Jamie Martin, a Leave campaigner and former special adviser to Michael Gove has written a piece in Times Higher Education on how British universities could achieve “education leadership in a post-Brexit world”. Martin begins his article by giving the impression that he sees the Battle of Waterloo in terms of plucky little England standing up to a gang of foreigners. In fact, the Duke of Wellington led a proto-EU multinational army group that would have certain sections of the Press frothing with rage if it was even suggested today. In 1815, it was Napoleon who stood alone against a combined Europe.
The rest of Martin’s piece is a good example of what I suppose we’ll have to get used to from the Brexiters. From being told, pre-referendum, that there were lots of golden opportunities there for the taking once we were freed from the EU’s iron grip (though specific examples were hard to come by), we’re now told that, fingers crossed, there may be ways round the (accurately predicted) difficulties that Brexit presents. It’s as if the UK had just drifted in from mid-Atlantic to find all these interesting things going Read more ›
There are some depressing statistics in the air at the moment: it must be the change in the seasons. They include an increase in hate crimes post Brexit – which led the Big Issue (September 26-October 2nd) to ask: Is Britain Becoming a Nastier Place? There is also a rise in the number of children self-harming; and an increase in the number of teachers who are quitting the classroom: 1 in 3 within five years of qualifying.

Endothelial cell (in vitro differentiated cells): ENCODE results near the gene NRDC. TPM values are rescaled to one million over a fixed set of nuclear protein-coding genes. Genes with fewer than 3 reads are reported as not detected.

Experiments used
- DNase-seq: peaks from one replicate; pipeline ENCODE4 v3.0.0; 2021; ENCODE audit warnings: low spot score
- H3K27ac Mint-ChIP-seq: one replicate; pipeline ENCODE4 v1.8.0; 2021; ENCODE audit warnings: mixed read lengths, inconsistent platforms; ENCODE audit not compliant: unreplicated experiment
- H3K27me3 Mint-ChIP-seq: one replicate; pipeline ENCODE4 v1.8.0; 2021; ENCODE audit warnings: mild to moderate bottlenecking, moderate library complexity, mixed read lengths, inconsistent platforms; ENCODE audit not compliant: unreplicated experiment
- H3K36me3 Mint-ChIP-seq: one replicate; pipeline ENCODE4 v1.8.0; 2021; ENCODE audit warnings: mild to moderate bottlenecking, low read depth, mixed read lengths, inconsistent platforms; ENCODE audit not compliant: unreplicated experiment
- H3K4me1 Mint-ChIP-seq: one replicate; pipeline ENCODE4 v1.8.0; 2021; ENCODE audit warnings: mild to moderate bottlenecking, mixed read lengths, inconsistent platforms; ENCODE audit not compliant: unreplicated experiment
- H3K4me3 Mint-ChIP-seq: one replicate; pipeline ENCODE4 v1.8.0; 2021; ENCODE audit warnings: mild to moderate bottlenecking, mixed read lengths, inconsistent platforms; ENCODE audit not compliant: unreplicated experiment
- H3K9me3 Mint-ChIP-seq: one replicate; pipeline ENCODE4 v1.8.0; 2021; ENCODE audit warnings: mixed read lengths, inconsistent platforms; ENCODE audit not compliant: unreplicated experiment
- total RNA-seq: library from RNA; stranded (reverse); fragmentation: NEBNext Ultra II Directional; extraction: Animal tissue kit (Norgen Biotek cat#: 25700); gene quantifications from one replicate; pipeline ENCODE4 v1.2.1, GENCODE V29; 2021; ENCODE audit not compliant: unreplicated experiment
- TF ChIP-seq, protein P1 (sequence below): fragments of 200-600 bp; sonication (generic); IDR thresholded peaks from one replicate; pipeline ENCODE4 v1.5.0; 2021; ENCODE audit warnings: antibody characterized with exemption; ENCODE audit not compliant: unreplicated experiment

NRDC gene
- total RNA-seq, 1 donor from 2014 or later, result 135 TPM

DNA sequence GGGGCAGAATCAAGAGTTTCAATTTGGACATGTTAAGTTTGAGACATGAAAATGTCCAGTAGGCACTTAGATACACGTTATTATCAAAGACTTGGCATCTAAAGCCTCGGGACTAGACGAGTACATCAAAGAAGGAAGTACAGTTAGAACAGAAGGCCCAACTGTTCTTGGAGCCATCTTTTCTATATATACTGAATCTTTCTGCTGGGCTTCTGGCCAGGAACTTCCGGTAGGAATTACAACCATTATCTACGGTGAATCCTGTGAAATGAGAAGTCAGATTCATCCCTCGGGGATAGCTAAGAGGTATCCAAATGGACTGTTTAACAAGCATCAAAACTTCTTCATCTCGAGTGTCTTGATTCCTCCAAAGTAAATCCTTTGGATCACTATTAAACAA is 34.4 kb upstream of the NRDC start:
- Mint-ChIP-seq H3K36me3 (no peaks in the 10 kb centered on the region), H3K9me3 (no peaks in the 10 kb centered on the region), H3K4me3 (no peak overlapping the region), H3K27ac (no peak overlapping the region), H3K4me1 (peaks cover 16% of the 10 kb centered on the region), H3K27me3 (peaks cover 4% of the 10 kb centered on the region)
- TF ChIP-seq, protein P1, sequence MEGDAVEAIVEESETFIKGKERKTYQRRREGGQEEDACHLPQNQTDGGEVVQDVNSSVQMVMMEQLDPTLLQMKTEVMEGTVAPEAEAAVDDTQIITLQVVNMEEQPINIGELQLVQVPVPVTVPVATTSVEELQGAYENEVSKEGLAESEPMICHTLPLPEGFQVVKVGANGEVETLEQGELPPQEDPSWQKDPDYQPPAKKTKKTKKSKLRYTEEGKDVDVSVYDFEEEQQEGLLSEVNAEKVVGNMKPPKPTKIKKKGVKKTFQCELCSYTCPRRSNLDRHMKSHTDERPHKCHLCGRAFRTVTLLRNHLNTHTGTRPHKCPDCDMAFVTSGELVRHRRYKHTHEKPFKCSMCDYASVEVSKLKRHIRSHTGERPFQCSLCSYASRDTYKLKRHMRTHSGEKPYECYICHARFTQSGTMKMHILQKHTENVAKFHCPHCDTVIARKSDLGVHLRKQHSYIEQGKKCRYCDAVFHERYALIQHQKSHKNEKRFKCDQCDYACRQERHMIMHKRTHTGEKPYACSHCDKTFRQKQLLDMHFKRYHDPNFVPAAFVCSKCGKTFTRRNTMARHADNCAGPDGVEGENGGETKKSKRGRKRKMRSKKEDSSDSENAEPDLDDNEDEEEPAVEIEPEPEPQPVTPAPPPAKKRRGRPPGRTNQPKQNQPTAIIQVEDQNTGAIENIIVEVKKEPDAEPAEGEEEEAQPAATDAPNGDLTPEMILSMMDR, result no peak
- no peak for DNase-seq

Health experts attribute the rise in the child self-harming figures to a range of factors, including pressures to succeed in school, body image and fears of abuse. Kevin Courtney from the National Union of Teachers puts the teacher attrition rates down to the pressures generated by relentless workload demands, high-stakes testing and an ever changing policy agenda.
If you haven’t read my blog before, it’s about place, belonging and identity: the need Read more ›
Modern higher education began in the United States in the 1960s. Participation grew rapidly in the world’s first mass higher education system, federal grants underpinned a remarkable growth in research, and the 1960 Master Plan for Higher Education in California established a template for system design that was to shape developments across the world. Read more ›